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There is a great majesty about this song. It celebrates Jehovah’s assumption of the throne and government. The form in which the preliminary statements are made conveys the impression, not so much of the eternal sovereignty of the King, as the He has taken up His position, and acted upon it. The result is that the stability of all things is assured. This assumption of authority is but the enforcement of a perpetual fact, for “Thy throne is established of old; Thou art from everlasting.”
Moreover, this assumption has not been without opposition, and the figure of the storm-tossed sea is made use of to indicate the strength of this opposition, “The floods have lifted up against him.”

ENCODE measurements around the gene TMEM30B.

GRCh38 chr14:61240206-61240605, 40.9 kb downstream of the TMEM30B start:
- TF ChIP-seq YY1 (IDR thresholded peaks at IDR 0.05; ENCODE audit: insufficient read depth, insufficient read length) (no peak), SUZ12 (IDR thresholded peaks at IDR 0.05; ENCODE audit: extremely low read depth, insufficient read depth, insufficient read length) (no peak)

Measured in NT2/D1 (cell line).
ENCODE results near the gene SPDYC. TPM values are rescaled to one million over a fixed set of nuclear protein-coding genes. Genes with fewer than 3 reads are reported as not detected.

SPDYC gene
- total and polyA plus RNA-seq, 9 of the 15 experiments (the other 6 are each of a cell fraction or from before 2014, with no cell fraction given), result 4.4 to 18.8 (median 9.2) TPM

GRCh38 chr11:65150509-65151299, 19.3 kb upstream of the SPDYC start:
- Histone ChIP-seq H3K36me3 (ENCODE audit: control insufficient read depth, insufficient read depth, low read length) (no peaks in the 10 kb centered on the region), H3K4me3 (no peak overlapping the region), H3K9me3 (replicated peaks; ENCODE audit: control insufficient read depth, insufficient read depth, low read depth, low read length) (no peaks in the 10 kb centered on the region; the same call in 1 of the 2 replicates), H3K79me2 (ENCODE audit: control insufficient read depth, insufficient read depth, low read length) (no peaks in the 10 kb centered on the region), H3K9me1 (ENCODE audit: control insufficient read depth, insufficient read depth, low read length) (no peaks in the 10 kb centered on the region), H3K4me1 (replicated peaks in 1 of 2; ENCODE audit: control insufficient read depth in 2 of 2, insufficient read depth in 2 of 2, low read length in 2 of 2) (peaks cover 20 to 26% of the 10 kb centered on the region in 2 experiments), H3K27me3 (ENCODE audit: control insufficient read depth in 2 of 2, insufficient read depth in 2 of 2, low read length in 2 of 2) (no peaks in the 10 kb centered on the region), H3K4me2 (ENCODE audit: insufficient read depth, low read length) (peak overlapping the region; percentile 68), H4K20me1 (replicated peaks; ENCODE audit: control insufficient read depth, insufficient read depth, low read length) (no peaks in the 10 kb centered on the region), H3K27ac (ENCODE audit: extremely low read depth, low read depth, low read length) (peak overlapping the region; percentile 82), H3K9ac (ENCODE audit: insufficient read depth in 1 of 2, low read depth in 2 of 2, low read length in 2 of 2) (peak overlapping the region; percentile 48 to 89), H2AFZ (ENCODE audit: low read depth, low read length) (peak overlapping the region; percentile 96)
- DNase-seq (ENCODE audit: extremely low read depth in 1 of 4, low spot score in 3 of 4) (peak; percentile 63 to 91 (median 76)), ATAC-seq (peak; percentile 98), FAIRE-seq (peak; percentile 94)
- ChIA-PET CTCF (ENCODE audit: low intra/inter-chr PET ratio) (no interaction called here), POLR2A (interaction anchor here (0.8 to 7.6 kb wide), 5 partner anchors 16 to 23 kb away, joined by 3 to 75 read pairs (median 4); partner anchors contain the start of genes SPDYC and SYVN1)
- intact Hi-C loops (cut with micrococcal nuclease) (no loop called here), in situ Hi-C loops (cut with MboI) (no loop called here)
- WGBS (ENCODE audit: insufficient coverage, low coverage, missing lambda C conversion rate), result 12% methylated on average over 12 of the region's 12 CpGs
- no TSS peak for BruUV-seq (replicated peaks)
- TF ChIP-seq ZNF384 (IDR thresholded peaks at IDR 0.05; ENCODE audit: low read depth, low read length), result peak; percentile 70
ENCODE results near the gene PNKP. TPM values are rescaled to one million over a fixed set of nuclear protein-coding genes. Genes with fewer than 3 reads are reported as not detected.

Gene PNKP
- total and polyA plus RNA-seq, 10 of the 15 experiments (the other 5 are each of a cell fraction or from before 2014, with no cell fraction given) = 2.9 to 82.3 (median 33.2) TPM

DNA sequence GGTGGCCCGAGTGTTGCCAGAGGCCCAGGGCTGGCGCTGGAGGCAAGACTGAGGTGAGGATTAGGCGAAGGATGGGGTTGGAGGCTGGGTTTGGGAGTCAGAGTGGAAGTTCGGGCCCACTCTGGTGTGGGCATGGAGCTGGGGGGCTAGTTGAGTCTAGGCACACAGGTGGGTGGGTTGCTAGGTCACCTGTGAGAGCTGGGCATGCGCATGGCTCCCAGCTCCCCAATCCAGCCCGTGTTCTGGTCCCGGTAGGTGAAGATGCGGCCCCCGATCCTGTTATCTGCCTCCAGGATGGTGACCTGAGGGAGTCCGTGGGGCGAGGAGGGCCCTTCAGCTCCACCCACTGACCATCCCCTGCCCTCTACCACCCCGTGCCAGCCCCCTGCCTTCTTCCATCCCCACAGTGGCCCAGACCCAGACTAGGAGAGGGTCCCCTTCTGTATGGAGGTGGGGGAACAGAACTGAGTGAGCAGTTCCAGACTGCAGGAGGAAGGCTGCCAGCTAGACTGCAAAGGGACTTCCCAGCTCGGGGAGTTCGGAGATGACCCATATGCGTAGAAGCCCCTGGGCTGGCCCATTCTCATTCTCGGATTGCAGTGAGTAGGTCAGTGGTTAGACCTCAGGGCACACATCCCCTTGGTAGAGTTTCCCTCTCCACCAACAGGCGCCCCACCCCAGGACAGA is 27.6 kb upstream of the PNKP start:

All this has been of no avail. The King is high above, and therefore Lord of them. This psalm was written in all likelihood after some deliverance Jehovah wrought for His people, but through the open window the singer, consciously or unconsciously, saw the far distant light of another day in which the Kingdom of God will be set up in His might, and the song of an established order shall be the anthem of His praise.
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Morgan, G. Campbell. "Commentary on Psalms 93". "Morgan's Exposition on the Bible". https://studylight.org/
the Second Week of Advent